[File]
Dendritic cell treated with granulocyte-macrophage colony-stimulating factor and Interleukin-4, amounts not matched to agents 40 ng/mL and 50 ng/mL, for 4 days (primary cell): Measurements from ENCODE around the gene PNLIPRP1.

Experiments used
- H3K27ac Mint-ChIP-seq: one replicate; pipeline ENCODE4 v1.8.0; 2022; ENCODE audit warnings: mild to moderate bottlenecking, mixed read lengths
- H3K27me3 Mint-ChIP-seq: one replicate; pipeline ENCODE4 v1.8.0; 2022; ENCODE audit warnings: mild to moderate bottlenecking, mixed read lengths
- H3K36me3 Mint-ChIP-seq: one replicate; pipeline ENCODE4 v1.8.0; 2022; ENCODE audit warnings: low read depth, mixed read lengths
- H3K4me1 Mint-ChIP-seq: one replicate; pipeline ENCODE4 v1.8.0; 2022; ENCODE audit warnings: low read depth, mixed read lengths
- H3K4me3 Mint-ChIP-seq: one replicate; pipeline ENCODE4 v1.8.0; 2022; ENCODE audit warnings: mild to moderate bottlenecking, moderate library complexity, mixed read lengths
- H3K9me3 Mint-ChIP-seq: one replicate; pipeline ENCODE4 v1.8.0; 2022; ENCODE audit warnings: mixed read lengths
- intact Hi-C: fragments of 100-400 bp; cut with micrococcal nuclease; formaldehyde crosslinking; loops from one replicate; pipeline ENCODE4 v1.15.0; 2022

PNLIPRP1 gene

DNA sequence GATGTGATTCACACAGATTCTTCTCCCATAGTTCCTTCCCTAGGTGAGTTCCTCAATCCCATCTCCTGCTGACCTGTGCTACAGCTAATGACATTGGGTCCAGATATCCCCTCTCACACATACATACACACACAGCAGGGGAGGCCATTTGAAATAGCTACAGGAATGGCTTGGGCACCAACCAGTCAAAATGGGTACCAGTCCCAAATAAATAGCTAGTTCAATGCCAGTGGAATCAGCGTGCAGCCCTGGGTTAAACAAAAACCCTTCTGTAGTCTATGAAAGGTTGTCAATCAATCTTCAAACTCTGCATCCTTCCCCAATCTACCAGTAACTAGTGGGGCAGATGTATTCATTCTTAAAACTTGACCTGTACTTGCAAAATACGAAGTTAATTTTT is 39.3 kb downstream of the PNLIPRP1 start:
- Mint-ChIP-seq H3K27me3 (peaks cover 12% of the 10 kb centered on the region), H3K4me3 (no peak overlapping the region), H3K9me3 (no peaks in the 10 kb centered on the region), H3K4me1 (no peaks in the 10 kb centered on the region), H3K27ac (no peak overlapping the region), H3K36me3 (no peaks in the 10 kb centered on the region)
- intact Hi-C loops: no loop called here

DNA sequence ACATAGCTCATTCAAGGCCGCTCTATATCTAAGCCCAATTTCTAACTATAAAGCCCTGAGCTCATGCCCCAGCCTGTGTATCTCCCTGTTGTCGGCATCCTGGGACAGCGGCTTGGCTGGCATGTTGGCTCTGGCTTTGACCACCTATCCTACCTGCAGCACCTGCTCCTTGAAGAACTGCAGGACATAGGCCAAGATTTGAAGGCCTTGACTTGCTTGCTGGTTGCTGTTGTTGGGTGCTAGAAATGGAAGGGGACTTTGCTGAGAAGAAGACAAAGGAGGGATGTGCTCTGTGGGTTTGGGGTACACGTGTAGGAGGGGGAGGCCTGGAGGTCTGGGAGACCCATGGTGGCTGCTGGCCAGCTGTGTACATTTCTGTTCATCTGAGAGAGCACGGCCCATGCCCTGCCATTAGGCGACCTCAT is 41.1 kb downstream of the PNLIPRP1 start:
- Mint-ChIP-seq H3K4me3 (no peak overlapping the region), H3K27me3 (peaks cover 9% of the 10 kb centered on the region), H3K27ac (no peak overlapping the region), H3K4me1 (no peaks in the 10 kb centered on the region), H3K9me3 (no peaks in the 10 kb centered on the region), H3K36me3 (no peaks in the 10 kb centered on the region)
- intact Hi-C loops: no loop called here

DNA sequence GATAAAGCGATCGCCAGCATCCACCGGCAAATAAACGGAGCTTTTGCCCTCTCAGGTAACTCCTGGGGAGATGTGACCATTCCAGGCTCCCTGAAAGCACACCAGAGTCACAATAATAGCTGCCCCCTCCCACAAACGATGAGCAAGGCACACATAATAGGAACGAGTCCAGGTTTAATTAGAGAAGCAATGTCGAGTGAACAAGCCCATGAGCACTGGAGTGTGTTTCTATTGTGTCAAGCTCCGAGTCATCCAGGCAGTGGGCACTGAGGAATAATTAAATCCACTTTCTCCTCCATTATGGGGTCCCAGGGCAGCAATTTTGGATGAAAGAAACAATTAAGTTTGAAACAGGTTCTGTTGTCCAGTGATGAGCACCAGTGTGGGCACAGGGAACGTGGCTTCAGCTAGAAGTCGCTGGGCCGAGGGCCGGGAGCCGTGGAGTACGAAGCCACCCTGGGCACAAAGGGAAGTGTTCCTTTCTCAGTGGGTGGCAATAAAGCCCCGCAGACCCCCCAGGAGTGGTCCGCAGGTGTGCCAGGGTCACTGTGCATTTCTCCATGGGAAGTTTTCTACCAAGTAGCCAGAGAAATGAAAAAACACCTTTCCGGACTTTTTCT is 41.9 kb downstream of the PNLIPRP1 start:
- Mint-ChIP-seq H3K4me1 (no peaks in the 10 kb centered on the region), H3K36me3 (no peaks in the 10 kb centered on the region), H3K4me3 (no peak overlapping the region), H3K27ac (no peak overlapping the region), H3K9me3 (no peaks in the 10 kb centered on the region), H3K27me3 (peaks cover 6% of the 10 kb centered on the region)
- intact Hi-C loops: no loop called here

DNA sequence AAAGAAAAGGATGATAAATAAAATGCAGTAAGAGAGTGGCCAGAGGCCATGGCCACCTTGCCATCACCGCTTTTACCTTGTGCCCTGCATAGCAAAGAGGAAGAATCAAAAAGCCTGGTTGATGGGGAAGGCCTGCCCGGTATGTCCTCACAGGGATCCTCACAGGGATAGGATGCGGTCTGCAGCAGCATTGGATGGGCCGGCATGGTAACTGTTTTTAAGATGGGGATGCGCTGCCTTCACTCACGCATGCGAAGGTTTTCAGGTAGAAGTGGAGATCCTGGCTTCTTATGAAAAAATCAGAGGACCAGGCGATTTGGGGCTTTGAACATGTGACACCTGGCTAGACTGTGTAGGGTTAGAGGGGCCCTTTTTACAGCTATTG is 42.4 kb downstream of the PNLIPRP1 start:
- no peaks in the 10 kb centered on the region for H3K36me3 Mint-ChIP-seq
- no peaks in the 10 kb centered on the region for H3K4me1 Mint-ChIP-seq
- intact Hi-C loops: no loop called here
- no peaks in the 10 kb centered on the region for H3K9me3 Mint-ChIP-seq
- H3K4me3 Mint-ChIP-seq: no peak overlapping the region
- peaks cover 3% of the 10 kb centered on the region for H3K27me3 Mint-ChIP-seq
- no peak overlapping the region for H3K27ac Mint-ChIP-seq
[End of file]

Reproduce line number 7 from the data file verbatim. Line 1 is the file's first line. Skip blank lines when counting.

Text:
- H3K4me3 Mint-ChIP-seq: one replicate; pipeline ENCODE4 v1.8.0; 2022; ENCODE audit warnings: mild to moderate bottlenecking, moderate library complexity, mixed read lengths